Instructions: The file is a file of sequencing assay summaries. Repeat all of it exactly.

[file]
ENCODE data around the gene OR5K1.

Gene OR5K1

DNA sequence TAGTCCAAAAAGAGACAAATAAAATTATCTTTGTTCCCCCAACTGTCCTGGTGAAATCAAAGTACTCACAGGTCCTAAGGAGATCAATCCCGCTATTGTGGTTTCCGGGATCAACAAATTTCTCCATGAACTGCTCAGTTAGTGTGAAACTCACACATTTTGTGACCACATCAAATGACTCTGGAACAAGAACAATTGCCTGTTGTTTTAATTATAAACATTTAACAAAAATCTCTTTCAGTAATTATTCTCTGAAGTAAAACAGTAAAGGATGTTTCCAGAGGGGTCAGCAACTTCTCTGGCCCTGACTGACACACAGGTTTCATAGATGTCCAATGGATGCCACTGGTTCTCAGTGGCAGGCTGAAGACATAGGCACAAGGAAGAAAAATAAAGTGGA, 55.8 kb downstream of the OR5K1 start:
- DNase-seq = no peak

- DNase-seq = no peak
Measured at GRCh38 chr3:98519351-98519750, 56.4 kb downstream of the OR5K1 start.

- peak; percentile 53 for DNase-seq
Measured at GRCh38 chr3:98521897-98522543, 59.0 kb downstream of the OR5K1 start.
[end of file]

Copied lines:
ENCODE data around the gene OR5K1.

Gene OR5K1

DNA sequence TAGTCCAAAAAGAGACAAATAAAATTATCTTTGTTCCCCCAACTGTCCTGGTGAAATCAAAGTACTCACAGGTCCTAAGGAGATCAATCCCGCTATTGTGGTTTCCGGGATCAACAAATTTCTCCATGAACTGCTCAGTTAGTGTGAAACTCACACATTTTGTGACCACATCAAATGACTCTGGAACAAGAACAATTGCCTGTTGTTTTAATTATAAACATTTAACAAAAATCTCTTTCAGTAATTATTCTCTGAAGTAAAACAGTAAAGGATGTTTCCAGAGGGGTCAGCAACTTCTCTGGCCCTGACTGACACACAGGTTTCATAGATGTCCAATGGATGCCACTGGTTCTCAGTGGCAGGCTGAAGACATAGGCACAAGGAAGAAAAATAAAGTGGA, 55.8 kb downstream of the OR5K1 start:
- DNase-seq = no peak

- DNase-seq = no peak
Measured at GRCh38 chr3:98519351-98519750, 56.4 kb downstream of the OR5K1 start.

- peak; percentile 53 for DNase-seq
Measured at GRCh38 chr3:98521897-98522543, 59.0 kb downstream of the OR5K1 start.